Saturday, April 13, 2013
L - Lord of the Rings
Unlike most fanboys and fantasy/sci-fi geeks, I didn't read the Lord of the Rings when I was nine years old. I didn't read the complete trilogy until I was in my late twenties and again in my late thirties. I've never read the Silmarillion, or the Red Book of Westmarch, or Unfinished Tales, or any of the other seemingly endless supply of Middle-earth books, stories, tales, legends, etc. I did read the Hobbit as a teenager. And again in my twenties. And in my thirties. And maybe once since I turned forty.
I have seen all three LOTR movies multiple times. I own the Extended Edition Blue-ray set of all three. I'll admit it. I watched all of them in the same week. It took forever. (Over eleven hours total.) I didn't think it would ever end. But then it did, and I was sad. I wanted to start over and watch them again, but I felt I should spend some time getting reacquainted with my wife and children. It had been so long since I had seen any of them. It almost felt weird seeing people without swords or axes or bows. They weren't wearing chainmail or leather leggings. It was a bit of culture shock. And therein lies the genius that is Peter Jackson's treatment of the Lord of the Rings.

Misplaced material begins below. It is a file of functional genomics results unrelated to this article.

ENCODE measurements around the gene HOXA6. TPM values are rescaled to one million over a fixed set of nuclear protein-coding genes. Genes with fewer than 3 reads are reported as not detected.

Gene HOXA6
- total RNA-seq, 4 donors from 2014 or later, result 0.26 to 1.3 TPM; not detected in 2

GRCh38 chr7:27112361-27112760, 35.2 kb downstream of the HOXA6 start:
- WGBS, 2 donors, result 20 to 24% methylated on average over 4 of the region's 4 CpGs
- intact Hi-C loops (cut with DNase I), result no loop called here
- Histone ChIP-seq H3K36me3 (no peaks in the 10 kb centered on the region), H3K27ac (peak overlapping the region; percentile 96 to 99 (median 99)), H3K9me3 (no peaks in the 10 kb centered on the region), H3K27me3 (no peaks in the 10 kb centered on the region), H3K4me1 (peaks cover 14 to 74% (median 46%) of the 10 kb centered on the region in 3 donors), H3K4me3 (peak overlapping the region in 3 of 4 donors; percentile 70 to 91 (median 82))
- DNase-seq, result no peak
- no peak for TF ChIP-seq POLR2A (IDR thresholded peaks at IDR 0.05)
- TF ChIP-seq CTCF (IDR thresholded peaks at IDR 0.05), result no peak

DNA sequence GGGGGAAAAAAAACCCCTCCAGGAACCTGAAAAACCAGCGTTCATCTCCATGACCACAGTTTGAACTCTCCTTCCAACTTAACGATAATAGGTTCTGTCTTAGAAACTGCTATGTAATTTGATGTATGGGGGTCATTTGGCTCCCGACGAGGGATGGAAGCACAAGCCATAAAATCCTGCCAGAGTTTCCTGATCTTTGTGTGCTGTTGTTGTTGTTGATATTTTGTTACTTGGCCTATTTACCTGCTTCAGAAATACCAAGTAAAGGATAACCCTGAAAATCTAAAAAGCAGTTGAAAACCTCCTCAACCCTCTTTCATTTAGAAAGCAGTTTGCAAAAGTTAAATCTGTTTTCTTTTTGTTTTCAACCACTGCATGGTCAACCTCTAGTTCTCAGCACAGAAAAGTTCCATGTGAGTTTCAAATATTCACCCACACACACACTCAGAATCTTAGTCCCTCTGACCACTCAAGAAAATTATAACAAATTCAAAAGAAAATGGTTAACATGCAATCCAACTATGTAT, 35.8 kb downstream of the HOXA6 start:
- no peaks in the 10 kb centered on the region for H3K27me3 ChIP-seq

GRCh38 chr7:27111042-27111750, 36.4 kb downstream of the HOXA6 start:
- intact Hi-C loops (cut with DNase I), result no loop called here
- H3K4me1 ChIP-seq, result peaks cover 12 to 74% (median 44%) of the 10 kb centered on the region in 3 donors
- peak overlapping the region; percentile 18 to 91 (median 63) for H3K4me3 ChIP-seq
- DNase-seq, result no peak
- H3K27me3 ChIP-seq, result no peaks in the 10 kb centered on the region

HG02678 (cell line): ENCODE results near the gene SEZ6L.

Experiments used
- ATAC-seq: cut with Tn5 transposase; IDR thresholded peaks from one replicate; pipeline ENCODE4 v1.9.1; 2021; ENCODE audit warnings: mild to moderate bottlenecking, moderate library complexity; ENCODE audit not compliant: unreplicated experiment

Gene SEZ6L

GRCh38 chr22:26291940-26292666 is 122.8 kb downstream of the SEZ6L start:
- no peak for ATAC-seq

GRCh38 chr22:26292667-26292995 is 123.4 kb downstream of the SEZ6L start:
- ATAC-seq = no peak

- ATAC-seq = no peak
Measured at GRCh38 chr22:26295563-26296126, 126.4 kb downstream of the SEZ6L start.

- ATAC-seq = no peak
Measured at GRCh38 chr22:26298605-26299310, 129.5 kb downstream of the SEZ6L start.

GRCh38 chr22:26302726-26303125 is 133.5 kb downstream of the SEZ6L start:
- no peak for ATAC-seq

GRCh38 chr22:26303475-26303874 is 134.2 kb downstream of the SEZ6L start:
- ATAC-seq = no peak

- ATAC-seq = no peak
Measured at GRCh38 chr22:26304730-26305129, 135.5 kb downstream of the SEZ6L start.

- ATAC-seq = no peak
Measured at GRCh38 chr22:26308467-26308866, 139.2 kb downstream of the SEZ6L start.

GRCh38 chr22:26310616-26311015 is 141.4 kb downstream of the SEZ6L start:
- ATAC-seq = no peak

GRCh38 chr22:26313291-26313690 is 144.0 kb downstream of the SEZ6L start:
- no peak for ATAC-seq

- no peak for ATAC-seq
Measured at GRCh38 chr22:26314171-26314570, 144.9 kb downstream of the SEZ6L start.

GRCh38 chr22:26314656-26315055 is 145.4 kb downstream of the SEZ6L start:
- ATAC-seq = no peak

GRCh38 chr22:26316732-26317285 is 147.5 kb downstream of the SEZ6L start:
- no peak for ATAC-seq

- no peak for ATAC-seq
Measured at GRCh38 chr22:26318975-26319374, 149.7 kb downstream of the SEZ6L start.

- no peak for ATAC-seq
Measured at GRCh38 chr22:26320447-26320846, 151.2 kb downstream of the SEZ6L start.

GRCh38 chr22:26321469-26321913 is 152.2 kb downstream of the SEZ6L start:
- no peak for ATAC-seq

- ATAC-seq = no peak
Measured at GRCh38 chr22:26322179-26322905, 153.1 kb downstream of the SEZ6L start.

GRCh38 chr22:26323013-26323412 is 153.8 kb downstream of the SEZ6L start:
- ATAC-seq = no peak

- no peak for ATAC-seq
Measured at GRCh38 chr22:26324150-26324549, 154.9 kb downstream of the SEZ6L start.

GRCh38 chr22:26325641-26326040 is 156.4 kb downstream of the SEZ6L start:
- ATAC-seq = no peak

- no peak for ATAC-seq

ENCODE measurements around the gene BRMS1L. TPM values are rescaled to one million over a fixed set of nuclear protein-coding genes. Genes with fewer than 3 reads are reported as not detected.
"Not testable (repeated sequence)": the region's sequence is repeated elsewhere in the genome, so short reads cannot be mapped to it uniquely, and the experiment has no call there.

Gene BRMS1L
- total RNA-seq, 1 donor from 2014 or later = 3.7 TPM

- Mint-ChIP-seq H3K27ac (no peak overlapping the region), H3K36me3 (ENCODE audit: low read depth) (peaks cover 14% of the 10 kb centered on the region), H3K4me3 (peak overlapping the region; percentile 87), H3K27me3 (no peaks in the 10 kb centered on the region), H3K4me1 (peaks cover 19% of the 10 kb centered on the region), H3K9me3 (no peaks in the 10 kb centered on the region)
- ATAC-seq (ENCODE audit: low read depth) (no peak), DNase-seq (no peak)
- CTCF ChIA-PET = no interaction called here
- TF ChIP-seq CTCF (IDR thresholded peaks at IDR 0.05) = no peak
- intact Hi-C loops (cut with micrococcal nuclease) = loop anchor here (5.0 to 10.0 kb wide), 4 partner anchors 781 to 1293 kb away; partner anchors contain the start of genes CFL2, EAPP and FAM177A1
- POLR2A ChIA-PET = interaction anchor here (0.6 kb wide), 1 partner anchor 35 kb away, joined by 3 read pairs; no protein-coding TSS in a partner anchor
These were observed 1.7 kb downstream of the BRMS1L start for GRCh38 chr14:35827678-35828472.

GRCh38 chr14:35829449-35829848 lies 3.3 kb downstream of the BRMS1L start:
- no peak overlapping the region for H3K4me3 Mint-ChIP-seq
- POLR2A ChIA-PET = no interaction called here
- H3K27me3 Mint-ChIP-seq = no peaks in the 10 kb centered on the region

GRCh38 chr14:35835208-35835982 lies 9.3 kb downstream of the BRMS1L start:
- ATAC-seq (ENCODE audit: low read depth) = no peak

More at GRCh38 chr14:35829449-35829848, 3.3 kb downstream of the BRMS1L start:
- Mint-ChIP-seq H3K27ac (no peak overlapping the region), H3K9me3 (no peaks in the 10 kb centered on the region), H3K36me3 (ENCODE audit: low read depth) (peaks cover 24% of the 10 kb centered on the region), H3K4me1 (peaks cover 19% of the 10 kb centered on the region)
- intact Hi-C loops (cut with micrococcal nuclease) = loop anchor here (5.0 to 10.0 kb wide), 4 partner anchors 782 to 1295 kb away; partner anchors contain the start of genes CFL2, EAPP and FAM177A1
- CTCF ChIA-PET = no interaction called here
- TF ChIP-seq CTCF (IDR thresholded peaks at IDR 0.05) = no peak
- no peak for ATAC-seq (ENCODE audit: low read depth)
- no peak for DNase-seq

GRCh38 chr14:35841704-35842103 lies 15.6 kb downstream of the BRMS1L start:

Whether you think the movies were too long or too short, included too much of the stories or too little, took too many liberties or stayed too close to the original source, you can't deny that Middle-earth came alive. When watching this epic movie series, the scenery and authenticity of the sets makes you feel as if you are really in Middle-earth. It feels like the stories told what really happened. You almost have memories of the times of which they speak. You delight in the festival atmosphere of Bilbo's birthday party and the easygoing life that is Hobbiton. You can feel the warmth of the Last Homely House in Rivendell. Your heart begins to race as the Nazgul give chase throughout different parts of the land. You begin to wonder how the mines of Moria can be so large and majestic with the grandeur created by the dwarves and still feel claustrophobic and suffocating.
Throughout the series, the settings just feel right. Nothing ever jumps out and says "fake". Fangorn forest is exactly where and what it should be. Mordor is a cursed land that looks and feels exactly as it does in your mind, even if you never thought about it before. This is why it's so easy to lose yourself in these movies for four hours or more at a time and not want it to end.
A friend of mine has yet to see these movies. We have decided we are going to take a day sometime (soon?) and watch the extended editions back to back to back. An entire day of Middle-earth goodness.
It may have to wait until I get a more comfortable couch.